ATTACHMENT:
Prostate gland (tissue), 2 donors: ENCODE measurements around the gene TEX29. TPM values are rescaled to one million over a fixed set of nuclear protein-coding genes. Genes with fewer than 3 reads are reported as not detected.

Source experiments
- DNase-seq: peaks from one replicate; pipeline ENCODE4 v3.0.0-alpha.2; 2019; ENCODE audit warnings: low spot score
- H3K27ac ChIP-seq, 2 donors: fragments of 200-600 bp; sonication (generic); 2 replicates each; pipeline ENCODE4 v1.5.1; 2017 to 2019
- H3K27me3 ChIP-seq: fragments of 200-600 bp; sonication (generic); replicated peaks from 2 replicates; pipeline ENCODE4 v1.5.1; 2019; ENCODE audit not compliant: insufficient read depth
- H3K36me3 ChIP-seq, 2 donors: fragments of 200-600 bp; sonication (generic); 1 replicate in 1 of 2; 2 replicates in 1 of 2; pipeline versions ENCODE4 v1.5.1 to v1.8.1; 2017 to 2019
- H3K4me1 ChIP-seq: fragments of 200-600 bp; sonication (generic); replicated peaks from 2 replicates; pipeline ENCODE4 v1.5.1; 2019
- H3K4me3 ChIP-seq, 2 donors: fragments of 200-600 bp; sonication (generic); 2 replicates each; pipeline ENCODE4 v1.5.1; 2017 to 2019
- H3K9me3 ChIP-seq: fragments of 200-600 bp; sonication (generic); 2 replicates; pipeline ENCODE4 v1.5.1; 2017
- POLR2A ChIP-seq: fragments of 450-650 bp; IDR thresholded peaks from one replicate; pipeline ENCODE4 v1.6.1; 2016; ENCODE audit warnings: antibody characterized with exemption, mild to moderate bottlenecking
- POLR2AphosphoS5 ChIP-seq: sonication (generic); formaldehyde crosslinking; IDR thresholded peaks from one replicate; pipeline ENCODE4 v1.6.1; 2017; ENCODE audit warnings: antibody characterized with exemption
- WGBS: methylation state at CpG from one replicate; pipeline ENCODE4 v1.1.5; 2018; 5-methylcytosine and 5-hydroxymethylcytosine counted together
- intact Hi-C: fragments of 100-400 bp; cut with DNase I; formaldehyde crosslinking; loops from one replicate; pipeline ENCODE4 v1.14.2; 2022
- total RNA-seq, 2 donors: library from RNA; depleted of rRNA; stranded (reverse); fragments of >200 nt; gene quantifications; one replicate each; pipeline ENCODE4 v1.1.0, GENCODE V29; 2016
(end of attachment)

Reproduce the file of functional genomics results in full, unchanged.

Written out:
Prostate gland (tissue), 2 donors: ENCODE measurements around the gene TEX29. TPM values are rescaled to one million over a fixed set of nuclear protein-coding genes. Genes with fewer than 3 reads are reported as not detected.

Source experiments
- DNase-seq: peaks from one replicate; pipeline ENCODE4 v3.0.0-alpha.2; 2019; ENCODE audit warnings: low spot score
- H3K27ac ChIP-seq, 2 donors: fragments of 200-600 bp; sonication (generic); 2 replicates each; pipeline ENCODE4 v1.5.1; 2017 to 2019
- H3K27me3 ChIP-seq: fragments of 200-600 bp; sonication (generic); replicated peaks from 2 replicates; pipeline ENCODE4 v1.5.1; 2019; ENCODE audit not compliant: insufficient read depth
- H3K36me3 ChIP-seq, 2 donors: fragments of 200-600 bp; sonication (generic); 1 replicate in 1 of 2; 2 replicates in 1 of 2; pipeline versions ENCODE4 v1.5.1 to v1.8.1; 2017 to 2019
- H3K4me1 ChIP-seq: fragments of 200-600 bp; sonication (generic); replicated peaks from 2 replicates; pipeline ENCODE4 v1.5.1; 2019
- H3K4me3 ChIP-seq, 2 donors: fragments of 200-600 bp; sonication (generic); 2 replicates each; pipeline ENCODE4 v1.5.1; 2017 to 2019
- H3K9me3 ChIP-seq: fragments of 200-600 bp; sonication (generic); 2 replicates; pipeline ENCODE4 v1.5.1; 2017
- POLR2A ChIP-seq: fragments of 450-650 bp; IDR thresholded peaks from one replicate; pipeline ENCODE4 v1.6.1; 2016; ENCODE audit warnings: antibody characterized with exemption, mild to moderate bottlenecking
- POLR2AphosphoS5 ChIP-seq: sonication (generic); formaldehyde crosslinking; IDR thresholded peaks from one replicate; pipeline ENCODE4 v1.6.1; 2017; ENCODE audit warnings: antibody characterized with exemption
- WGBS: methylation state at CpG from one replicate; pipeline ENCODE4 v1.1.5; 2018; 5-methylcytosine and 5-hydroxymethylcytosine counted together
- intact Hi-C: fragments of 100-400 bp; cut with DNase I; formaldehyde crosslinking; loops from one replicate; pipeline ENCODE4 v1.14.2; 2022
- total RNA-seq, 2 donors: library from RNA; depleted of rRNA; stranded (reverse); fragments of >200 nt; gene quantifications; one replicate each; pipeline ENCODE4 v1.1.0, GENCODE V29; 2016